CLARKSBURG, W. VA., March 7, 1865-4.40 p.m.
Lieutenant HENRY J. JOHNSON,
Acting Assistant Adjutant-General, Cumberland, Md/.:
The following received from Bulltown:
Captain Hicks has just returned from an eight-days' scout, bringing five prisoners. He succeeded in killing Captain Chewning and Lieutenant Chewning and dangerously wounding Captain Spriggs and Lieutenant Morrison, all belonging to the independent command now being raised for guerrilla purposes. The prisoners report a rebel force in our front, three regiments ten miles below Franklin, one regiment in Crab Bottom, one at Huttonsville, one in Pocahontas and Bath, and three under Witcher at Lewisburg.
Colonel, Commanding Brigade.
THE COMMONWEALTH OF VIRGINIA,
Alexandria, Va., March 7, 1865.
City Point, Va.:
MY DEAR SIR: There is great expectation that the Union Army will soon occupy Richmond. May I ask you to protect the capitol building of the State and any records, that may be left therein; also the Governor's mansion, which belongs to the State. The capitol building is claimed to be a monument of the architectural skill of Mr. Jefferson. In the rotunda is the finest statue of Washington extant. The record, if left, will be of great value to the State and Federal Government. I expect to occupy the Governor's mansion, and will gladly extend to you the hospitalities of the place when I get there.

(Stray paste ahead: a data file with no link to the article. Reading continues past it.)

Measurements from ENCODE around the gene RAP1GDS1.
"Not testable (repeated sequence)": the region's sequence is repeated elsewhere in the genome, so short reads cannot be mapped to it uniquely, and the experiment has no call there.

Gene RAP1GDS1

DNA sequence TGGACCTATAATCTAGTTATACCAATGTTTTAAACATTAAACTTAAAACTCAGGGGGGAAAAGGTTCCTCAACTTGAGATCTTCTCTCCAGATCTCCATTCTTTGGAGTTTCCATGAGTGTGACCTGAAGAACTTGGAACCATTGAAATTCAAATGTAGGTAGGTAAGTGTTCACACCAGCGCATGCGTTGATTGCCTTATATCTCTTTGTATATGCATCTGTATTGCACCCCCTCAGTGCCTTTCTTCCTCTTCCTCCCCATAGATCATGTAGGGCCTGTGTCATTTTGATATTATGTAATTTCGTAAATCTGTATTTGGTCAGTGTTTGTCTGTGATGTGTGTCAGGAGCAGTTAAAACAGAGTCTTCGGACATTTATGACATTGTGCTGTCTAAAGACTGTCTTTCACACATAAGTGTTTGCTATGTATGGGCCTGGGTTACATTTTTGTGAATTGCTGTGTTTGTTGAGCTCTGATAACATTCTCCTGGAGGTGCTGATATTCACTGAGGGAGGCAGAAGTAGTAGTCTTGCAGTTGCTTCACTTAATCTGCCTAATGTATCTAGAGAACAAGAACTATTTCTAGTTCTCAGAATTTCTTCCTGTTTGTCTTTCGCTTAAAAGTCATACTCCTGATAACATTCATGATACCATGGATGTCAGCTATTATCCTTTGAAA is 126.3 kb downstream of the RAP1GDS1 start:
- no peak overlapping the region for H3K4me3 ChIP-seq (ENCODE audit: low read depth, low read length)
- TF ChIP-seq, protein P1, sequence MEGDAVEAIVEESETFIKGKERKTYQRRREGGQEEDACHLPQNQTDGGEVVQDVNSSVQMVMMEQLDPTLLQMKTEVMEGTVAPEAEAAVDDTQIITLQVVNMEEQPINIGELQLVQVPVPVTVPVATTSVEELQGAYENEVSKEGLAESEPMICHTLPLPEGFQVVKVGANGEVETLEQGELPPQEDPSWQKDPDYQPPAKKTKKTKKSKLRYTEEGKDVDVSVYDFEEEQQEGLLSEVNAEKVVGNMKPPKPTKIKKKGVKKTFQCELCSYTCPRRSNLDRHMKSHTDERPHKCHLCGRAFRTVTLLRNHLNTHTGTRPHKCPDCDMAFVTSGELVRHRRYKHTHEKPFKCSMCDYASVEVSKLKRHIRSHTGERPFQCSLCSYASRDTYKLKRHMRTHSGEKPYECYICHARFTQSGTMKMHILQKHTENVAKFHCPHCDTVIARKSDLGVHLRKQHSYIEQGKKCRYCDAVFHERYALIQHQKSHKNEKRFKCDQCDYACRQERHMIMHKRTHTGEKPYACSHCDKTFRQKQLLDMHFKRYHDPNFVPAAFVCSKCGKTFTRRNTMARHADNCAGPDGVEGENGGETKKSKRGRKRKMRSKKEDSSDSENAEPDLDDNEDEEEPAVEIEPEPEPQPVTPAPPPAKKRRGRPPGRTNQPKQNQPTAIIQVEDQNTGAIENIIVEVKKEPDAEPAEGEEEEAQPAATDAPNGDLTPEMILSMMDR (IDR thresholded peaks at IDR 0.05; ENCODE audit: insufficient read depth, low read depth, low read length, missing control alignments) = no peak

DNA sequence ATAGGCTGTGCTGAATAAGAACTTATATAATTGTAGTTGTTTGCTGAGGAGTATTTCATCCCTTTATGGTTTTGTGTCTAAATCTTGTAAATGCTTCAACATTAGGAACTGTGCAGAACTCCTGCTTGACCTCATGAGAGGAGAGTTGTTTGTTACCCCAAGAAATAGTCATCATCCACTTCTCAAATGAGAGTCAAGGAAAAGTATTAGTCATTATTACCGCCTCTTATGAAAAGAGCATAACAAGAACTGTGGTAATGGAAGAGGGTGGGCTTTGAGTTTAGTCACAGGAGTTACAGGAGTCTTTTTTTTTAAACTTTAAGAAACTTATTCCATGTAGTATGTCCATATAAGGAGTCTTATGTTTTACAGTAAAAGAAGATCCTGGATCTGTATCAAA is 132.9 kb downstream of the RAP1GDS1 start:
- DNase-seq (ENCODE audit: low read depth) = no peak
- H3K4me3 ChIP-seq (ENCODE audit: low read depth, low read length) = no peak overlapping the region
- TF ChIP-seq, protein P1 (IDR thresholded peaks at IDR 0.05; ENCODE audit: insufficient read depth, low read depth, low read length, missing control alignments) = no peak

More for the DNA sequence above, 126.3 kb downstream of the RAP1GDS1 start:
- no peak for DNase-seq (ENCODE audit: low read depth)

I am, yours, &c.
F. H. PEIRPOINT,
WASHINGTON, D. C., March 8, 1865. - 11.30 p.m.
City Point, Va.;
Your two dispatches to the Secretary of War* - one relating to supplies for the enemy going by the Blackwater, and the other to General Singleton and Judge Hughes-have been laid before me by him. As to Singleton and Hughes, I think they are not in Richmond by any authority, unless it be from you. I remember nothing from me which could aid them in getting there except a letter to you as follows, to wit:?
Washington, February 7, 1865.
City Point, Va.:
General Singleton, who bears you this, claims that he already has arrangements made, if you consent, to bring a large amount of Southern produce through your lines. For its bearing on our finances I would be glad for this to be done, if it can be without injuriously disturbing your military operations or supplying the enemy. I wish you to be judge and master on these points.
Please see and hear him fully, and decide whether anything, and if anything, what, can be done in the premises.
*See Grant to Stanton, 11 a.m. and 11.30 a.m., next, post.